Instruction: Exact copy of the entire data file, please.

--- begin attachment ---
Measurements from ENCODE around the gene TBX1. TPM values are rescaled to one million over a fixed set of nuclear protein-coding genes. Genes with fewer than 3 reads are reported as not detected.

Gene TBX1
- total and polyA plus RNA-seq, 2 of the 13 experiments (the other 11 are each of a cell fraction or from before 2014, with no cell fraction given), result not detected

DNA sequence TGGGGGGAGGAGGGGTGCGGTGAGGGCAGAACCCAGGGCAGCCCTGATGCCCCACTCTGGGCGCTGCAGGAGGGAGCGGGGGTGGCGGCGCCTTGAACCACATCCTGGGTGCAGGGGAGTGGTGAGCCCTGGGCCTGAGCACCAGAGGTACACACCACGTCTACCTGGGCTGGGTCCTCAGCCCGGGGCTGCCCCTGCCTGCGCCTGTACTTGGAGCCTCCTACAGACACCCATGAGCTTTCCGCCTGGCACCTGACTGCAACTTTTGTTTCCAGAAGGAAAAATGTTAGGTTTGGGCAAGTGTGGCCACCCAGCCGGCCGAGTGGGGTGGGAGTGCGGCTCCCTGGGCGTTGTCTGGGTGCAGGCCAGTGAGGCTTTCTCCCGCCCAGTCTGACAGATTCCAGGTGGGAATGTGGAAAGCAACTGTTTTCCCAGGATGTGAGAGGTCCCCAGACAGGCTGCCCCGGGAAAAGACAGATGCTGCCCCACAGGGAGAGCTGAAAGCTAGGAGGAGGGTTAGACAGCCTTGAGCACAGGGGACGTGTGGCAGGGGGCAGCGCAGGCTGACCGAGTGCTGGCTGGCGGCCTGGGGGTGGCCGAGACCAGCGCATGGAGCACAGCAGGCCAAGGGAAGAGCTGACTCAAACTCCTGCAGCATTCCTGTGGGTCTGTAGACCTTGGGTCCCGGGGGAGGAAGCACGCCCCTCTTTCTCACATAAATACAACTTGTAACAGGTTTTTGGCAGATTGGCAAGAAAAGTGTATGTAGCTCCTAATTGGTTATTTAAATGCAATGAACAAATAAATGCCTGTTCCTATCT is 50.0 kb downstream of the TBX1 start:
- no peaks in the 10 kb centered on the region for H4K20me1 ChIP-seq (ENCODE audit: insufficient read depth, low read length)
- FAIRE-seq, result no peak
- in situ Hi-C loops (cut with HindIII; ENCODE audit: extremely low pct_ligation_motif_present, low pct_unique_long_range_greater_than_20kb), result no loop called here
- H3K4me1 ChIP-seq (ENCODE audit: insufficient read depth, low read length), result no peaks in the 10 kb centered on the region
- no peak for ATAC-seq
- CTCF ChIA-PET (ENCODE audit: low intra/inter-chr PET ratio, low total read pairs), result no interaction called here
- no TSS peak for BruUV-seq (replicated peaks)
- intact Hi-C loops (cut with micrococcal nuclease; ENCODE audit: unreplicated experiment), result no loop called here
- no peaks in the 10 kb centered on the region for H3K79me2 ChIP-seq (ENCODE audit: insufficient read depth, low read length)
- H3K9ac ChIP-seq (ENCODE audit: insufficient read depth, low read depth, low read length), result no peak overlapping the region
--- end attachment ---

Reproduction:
Measurements from ENCODE around the gene TBX1. TPM values are rescaled to one million over a fixed set of nuclear protein-coding genes. Genes with fewer than 3 reads are reported as not detected.

Gene TBX1
- total and polyA plus RNA-seq, 2 of the 13 experiments (the other 11 are each of a cell fraction or from before 2014, with no cell fraction given), result not detected

DNA sequence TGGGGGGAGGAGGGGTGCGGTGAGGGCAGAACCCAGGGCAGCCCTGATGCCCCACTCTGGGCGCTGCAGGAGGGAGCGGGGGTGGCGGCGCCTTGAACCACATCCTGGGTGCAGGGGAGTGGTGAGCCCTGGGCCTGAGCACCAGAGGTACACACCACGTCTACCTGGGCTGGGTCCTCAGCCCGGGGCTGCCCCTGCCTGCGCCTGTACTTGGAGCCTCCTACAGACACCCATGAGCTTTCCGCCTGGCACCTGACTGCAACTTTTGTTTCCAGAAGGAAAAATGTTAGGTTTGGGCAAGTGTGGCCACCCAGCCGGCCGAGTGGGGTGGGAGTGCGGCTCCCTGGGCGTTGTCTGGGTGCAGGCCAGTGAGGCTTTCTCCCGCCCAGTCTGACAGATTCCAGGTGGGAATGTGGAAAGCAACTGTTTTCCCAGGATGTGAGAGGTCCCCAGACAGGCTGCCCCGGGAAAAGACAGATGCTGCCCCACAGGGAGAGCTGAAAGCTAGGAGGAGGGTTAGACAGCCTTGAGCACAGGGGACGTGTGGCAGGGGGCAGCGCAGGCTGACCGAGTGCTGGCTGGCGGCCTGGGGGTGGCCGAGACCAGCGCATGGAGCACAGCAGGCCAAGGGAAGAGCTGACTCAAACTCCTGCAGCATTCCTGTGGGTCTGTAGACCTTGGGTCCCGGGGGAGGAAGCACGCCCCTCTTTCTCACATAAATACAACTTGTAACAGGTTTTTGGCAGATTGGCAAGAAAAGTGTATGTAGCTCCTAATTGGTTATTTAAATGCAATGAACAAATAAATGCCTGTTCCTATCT is 50.0 kb downstream of the TBX1 start:
- no peaks in the 10 kb centered on the region for H4K20me1 ChIP-seq (ENCODE audit: insufficient read depth, low read length)
- FAIRE-seq, result no peak
- in situ Hi-C loops (cut with HindIII; ENCODE audit: extremely low pct_ligation_motif_present, low pct_unique_long_range_greater_than_20kb), result no loop called here
- H3K4me1 ChIP-seq (ENCODE audit: insufficient read depth, low read length), result no peaks in the 10 kb centered on the region
- no peak for ATAC-seq
- CTCF ChIA-PET (ENCODE audit: low intra/inter-chr PET ratio, low total read pairs), result no interaction called here
- no TSS peak for BruUV-seq (replicated peaks)
- intact Hi-C loops (cut with micrococcal nuclease; ENCODE audit: unreplicated experiment), result no loop called here
- no peaks in the 10 kb centered on the region for H3K79me2 ChIP-seq (ENCODE audit: insufficient read depth, low read length)
- H3K9ac ChIP-seq (ENCODE audit: insufficient read depth, low read depth, low read length), result no peak overlapping the region